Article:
Many colleges and scholarships will require student to submit letters of recommendation. Students should select someone that knows them well and can speak to their abilities. Some committees will require a counselor and core-teacher to be the recommenders, while others will allow any non-relative as a recommender. Students should pay attention to the instructions for each specific recommendation. Students should always give recommenders enough time to complete the letters of recommendation, we suggest students give a two week notice and follow up with their recommenders. Many find the Brag Sheet useful when completing recommendations. Students should complete a brag sheet in order for the recommender to write a thorough letter of recommendation.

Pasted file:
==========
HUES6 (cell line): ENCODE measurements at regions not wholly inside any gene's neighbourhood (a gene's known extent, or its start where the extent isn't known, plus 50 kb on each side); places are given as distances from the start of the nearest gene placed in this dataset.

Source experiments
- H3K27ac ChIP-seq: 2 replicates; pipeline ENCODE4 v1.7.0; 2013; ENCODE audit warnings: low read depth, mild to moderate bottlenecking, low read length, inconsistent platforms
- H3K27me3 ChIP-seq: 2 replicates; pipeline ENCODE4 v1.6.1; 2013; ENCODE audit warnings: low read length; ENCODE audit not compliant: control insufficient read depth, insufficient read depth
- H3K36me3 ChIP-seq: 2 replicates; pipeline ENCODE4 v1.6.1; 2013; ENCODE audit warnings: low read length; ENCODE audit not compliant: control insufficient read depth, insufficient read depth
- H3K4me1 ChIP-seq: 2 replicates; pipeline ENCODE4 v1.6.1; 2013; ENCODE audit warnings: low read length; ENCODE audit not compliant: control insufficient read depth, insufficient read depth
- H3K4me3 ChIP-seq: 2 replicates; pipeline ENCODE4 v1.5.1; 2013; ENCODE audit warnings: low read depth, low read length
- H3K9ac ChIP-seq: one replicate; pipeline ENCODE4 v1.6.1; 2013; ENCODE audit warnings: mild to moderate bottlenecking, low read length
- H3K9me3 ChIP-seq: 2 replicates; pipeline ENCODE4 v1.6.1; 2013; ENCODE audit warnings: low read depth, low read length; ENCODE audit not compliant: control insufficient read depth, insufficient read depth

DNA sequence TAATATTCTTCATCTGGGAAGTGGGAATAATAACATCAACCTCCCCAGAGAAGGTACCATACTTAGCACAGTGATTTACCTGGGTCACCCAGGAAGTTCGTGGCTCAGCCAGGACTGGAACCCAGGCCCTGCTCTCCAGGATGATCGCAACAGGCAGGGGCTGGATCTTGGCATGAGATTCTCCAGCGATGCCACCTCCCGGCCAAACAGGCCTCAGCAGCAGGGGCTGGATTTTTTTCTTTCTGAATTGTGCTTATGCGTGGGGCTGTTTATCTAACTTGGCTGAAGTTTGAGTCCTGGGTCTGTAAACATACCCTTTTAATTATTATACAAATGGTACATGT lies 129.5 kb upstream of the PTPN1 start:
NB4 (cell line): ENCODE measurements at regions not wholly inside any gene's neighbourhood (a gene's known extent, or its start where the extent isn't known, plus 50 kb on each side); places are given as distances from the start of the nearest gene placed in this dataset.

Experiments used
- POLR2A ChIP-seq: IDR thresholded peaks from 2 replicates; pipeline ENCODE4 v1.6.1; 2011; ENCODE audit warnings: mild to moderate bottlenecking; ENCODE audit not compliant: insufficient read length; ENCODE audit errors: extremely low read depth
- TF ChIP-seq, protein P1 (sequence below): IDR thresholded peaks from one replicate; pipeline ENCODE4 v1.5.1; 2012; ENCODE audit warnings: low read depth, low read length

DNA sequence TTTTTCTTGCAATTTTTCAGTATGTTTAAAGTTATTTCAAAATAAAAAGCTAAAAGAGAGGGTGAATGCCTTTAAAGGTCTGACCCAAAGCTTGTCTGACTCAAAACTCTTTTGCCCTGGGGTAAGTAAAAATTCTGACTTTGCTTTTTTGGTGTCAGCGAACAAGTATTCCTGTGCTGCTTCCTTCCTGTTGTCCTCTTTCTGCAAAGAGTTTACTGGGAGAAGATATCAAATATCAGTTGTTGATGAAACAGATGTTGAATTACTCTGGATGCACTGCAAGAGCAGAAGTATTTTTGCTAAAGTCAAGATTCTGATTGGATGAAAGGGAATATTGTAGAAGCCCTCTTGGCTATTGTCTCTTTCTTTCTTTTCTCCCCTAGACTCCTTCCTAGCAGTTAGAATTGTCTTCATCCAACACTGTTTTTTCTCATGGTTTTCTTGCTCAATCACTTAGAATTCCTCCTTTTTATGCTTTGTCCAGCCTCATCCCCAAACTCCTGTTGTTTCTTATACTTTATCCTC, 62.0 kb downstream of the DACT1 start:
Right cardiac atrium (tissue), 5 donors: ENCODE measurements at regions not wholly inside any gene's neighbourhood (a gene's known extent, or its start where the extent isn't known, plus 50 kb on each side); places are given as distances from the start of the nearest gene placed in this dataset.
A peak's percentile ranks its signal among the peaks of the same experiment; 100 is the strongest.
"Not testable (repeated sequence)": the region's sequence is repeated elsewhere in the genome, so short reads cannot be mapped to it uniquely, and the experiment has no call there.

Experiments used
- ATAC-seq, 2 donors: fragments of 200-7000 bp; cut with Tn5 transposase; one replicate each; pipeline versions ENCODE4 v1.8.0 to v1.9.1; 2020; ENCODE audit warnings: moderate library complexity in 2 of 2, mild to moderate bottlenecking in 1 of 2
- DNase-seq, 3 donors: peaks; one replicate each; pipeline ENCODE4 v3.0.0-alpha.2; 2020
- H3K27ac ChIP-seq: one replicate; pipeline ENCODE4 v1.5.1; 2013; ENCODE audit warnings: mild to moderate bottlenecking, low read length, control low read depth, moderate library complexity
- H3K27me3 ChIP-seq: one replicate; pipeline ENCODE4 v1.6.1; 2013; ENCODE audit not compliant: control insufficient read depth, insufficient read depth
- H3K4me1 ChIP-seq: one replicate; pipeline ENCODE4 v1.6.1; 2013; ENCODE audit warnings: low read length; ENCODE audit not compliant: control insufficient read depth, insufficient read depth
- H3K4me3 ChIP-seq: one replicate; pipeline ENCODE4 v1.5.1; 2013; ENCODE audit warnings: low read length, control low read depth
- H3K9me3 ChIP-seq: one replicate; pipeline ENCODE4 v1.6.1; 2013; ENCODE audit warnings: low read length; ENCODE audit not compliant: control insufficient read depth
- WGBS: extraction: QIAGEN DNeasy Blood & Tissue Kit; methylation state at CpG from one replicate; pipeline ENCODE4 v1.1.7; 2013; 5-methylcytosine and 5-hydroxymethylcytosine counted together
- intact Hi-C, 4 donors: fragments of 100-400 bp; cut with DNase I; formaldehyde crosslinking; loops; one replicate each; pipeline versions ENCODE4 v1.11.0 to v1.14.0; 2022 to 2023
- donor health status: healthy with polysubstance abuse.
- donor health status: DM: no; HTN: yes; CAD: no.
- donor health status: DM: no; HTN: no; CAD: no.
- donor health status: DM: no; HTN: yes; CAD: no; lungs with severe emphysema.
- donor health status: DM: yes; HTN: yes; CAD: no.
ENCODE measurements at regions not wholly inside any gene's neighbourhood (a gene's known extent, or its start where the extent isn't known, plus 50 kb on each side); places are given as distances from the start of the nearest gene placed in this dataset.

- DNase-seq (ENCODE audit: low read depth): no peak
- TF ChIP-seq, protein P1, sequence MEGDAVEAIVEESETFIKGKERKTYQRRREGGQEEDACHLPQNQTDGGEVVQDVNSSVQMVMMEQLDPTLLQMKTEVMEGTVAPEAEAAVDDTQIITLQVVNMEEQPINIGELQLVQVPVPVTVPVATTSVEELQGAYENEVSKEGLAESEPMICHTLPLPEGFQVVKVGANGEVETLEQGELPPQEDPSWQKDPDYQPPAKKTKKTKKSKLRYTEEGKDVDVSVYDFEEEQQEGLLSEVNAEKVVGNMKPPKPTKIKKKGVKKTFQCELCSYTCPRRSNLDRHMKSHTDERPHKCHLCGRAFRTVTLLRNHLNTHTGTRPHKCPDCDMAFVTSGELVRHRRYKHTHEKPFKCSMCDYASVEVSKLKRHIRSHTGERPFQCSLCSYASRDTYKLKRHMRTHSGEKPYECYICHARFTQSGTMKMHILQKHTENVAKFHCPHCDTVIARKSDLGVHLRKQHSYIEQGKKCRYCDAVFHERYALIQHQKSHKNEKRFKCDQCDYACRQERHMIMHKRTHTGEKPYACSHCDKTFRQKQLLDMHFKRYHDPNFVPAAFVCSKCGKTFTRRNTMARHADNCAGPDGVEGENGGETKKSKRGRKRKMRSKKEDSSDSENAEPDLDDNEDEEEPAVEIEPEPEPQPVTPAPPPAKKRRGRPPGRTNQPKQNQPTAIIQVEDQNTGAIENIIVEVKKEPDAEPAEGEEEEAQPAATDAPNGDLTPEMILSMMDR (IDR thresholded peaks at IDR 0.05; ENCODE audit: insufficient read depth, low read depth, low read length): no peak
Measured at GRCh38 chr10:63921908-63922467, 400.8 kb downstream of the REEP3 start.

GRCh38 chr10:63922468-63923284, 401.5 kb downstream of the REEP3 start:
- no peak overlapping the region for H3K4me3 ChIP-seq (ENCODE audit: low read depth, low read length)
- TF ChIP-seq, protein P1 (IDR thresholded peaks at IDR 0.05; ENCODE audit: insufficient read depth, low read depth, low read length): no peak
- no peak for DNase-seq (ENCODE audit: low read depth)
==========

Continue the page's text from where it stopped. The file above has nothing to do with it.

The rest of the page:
CAREER & COLLEGE SEARCH:

McMinnville High School students are able to take advantage of the Oregon Career Information System (CIS). CIS has career interest assessments, resume builder, college search and more. Students are able to log in to the system using the following – username: first.last password: mID#. If you have issues logging into the system please check with the College & Career Center.  Students use this system to complete some of their PEP requirements.

 

POST-SECONDARY OPTIONS:

There are different education paths after high school that fit students’ needs. Students should research and explore their options to find the best one for them.

Military – Students may choose that enrolling in the military and serving this country is the best option for them. Students exploring this option can meet with recruiters to learn more information. MHS also offers the ASVAB once a year for students interested in this option.